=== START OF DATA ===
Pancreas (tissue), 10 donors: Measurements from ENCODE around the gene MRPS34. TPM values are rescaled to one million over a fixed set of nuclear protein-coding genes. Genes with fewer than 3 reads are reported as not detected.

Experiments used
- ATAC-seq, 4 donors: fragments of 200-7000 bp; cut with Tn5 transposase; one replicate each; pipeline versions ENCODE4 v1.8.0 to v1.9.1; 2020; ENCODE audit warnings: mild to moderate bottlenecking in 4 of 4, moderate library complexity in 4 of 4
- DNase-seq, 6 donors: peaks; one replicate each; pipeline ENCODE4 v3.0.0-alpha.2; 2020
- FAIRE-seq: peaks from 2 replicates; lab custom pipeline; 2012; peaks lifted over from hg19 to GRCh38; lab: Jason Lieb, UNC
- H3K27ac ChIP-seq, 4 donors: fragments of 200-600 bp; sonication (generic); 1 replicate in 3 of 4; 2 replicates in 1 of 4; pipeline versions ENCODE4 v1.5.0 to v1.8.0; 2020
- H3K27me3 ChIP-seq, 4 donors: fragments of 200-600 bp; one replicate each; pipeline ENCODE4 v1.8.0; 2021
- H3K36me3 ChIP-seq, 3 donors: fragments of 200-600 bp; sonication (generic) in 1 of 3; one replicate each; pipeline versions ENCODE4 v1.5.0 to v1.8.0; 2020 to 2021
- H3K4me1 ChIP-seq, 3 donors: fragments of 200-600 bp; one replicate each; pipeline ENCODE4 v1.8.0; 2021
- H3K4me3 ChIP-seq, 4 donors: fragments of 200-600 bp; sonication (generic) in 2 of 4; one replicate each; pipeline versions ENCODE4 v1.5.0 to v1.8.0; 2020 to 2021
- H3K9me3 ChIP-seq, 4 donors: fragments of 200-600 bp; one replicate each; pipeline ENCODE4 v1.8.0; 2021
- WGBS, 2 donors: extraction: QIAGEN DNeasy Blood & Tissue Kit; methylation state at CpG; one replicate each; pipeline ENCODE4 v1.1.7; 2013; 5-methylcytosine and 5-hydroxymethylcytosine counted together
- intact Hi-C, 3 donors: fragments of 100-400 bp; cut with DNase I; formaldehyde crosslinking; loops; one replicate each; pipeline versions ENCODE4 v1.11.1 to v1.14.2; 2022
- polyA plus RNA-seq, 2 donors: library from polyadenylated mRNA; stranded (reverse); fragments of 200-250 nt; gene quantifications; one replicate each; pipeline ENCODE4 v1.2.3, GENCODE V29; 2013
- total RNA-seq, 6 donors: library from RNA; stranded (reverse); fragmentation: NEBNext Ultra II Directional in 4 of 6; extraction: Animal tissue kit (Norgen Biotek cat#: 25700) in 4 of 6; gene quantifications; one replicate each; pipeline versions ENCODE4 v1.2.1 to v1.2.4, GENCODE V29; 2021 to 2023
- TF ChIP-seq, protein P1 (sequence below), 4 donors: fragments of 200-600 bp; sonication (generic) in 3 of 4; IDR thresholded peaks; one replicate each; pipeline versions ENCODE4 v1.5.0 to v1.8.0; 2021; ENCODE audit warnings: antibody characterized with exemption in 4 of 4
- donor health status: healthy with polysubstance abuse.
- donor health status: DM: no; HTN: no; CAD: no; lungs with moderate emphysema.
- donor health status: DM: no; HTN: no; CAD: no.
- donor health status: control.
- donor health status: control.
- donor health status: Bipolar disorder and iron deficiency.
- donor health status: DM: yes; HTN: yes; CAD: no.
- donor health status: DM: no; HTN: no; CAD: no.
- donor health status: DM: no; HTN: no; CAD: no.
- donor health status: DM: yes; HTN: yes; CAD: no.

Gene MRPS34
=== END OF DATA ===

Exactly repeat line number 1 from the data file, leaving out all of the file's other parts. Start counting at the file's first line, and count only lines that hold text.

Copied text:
Pancreas (tissue), 10 donors: Measurements from ENCODE around the gene MRPS34. TPM values are rescaled to one million over a fixed set of nuclear protein-coding genes. Genes with fewer than 3 reads are reported as not detected.